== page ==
What runners need to know about Kinesio Tape

Pain got you sidelined? Run like a Sumo…
Scott Jahn, DC, CSCS

For most runners, not even the thought of death would quiet the call of the road. It is this beautiful innate need to run that is woven within the very framework of us all, although dormant in some.  But this passion can sometimes be a detriment.

All too often we ignore our body’s cries to stop because our spirit screams out never!  The end result is a myriad of overuse and repetitive strain syndromes that leaves the avid runner with inflammation, fibrotic adhesions, and biomechanical anomalies—all setting the stage for injury.  

Now, thanks to a not-so-new treatment known as Kinesio tape, runners are able to recover faster and run without pain like never before!

No doubt, anyone who has spent any time watching sports has noticed athletes more and more wearing neon colored tape in weird geometric patterns on their skin in what looks like a radical fashion statement. That tape is known as Kinesio-tape. Invented by Dr. Kenzo Kase over 30 years ago, originally used on sumo wrestlers to aid in performance and injury recovery. But it wasn’t until the 2008 Beijing Olympics that the world took notice.  During Kerri Walsh and Misty May-Tranner’s gold metal run in beach volleyball, everyone was asking the same question, what was that funky tape on Kerri’s right shoulder?  It wasn’t soon after that kinesio-tape became a household name with professional athletes like David Beckham, Lance Armstrong and Serena Williams.

The best way to describe Kinesio-tape would be to think of it like a second muscle.  Its elasticity will mimic the contraction of a muscles thereby assisting in its function and reducing its overall stress-load.  Depending on the taping technique, it can be used to reduce stress on an entire muscle, a portion of the muscle or even the tendonous attachments that commonly inflame with over use. Kinesio-tape also lifts the skin from underlying layers causing an increase of circulation. This reduces swelling and takes pressure off of sensitive nerve endings responsible for pain.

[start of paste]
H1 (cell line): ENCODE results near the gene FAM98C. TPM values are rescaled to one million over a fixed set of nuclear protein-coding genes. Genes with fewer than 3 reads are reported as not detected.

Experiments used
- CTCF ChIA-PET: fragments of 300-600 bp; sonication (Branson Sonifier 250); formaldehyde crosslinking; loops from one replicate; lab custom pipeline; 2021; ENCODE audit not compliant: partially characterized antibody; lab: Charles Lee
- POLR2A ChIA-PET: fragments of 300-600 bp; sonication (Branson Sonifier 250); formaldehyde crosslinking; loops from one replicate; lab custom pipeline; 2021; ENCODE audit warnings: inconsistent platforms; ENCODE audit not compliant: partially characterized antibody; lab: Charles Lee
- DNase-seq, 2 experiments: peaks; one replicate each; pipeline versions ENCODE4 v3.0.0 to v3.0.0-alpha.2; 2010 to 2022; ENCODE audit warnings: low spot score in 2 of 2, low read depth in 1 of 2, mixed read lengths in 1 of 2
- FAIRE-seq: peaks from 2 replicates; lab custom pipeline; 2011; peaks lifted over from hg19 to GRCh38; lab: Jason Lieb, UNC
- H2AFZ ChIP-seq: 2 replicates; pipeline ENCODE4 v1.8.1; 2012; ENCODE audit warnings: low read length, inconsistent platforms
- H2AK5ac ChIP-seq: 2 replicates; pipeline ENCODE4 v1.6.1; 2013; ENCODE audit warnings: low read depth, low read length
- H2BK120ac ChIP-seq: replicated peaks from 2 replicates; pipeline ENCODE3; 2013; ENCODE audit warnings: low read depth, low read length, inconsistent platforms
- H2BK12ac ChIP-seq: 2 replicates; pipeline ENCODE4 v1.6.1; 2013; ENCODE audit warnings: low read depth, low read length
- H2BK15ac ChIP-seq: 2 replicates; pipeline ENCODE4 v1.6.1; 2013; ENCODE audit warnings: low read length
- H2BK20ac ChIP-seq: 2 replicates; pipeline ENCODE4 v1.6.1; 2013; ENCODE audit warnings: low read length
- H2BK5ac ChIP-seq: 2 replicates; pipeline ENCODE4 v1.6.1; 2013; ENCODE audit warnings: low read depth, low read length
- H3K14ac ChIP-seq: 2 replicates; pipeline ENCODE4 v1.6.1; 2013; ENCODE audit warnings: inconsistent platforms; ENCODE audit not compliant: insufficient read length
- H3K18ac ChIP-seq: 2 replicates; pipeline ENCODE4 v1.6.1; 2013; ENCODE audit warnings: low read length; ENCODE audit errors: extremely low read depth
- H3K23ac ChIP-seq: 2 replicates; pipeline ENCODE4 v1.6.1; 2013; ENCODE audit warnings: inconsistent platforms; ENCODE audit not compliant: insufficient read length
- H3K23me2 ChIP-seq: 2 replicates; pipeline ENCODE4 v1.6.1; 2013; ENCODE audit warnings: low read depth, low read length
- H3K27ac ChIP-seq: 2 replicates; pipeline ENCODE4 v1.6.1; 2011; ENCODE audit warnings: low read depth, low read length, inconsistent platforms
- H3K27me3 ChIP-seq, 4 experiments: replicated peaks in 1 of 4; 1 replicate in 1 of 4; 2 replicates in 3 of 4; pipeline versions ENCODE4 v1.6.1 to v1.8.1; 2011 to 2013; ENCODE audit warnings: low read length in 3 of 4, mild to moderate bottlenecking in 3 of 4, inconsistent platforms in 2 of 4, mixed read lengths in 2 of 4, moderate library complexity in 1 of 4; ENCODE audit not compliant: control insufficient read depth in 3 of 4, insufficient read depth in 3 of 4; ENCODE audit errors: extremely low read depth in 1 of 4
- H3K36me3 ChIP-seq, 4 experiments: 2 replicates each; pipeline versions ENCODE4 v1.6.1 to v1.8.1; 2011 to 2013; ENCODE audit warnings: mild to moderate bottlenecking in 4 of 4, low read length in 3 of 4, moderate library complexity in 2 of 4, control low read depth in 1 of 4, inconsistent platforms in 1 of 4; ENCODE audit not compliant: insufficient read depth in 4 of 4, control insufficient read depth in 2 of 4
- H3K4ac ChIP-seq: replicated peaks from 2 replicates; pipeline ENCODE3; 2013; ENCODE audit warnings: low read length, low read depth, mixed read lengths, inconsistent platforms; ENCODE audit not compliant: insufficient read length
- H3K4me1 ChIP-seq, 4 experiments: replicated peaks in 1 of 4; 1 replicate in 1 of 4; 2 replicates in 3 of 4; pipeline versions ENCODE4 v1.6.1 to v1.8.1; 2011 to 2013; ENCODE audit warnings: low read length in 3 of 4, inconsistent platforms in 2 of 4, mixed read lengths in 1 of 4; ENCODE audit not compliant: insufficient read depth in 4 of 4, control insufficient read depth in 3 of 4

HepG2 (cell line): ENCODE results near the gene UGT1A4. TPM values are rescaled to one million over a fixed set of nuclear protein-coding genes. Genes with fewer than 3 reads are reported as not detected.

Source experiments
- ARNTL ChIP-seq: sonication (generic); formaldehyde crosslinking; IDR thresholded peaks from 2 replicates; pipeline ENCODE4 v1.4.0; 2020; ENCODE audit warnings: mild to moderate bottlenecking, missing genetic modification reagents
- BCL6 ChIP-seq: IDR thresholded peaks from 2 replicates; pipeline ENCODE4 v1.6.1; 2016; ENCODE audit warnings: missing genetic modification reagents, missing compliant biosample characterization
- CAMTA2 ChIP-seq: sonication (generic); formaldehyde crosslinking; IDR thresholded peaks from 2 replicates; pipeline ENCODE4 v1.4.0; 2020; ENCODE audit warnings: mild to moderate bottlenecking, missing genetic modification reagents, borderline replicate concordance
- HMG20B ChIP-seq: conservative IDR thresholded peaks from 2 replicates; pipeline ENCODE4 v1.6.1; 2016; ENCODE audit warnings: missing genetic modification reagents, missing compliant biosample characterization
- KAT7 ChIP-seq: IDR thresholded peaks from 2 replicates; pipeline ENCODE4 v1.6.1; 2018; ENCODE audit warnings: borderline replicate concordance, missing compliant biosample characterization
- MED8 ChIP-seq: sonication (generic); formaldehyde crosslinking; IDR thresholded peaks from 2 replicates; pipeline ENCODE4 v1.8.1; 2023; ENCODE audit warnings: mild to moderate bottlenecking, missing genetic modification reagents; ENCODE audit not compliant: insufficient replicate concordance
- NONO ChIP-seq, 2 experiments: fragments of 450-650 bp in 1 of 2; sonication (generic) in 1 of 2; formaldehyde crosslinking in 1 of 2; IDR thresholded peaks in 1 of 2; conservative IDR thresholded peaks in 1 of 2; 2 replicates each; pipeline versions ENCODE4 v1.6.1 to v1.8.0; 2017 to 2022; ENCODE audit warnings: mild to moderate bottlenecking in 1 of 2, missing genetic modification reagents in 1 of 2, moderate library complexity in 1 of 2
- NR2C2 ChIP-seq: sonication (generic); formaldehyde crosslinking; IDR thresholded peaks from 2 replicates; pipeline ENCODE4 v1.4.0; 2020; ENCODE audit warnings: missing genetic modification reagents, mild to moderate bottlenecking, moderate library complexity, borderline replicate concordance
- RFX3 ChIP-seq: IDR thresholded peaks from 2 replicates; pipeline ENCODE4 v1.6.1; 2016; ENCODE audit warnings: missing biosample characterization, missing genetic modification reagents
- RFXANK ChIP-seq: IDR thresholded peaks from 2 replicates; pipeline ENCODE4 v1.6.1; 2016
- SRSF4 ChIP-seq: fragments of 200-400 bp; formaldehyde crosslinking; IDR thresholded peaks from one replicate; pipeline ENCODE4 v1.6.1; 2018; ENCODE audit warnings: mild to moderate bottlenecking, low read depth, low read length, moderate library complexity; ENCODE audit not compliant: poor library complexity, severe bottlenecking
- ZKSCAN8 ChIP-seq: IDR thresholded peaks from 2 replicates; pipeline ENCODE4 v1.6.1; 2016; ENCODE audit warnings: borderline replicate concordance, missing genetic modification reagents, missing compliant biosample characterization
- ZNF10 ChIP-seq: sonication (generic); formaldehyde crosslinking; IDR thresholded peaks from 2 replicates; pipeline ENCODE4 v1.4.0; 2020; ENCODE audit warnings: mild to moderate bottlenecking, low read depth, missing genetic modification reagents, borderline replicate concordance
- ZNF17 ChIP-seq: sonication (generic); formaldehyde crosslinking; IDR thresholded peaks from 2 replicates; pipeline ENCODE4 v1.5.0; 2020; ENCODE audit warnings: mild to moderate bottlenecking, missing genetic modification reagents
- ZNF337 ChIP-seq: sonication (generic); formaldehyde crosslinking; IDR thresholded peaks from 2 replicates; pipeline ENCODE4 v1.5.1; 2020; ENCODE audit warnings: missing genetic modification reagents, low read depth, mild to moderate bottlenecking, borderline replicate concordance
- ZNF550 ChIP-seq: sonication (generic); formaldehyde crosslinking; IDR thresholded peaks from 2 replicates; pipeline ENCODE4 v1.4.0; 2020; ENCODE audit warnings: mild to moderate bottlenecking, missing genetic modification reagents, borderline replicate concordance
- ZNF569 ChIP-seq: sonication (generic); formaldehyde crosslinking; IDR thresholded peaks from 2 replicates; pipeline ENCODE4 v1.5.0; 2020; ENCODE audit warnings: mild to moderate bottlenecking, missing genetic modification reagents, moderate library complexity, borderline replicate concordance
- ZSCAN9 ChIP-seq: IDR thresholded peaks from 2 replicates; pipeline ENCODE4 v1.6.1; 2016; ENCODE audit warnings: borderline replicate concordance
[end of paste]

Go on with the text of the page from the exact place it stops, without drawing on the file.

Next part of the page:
Another benefit of the tape that cannot be overstated enough is its effectiveness in neuro-muscular re-education. Or simply put, it trains the brain. The tape can provide an excellent tactile neurologic stimulus regarding the choreography of firing certain muscles in sequence of the movement arc. This makes it an ideal aid in correcting biomechanical inefficiencies in stride as well as other movement patterns.

I have seen Kinesio-tape work miracles on shin splints, achillis tendonitis, muscle pulls and plantar fasciitis in athletes that would have otherwise have been sidelined. It is also water-resistant which makes it perfect to resist the sweat of a good run and as well as the shower afterwards.  

Whether you have an overuse problem or are training to increase mechanics, kinesio tape maybe the answer you’re looking for. No other tape on the market has such diverse and beneficial applications.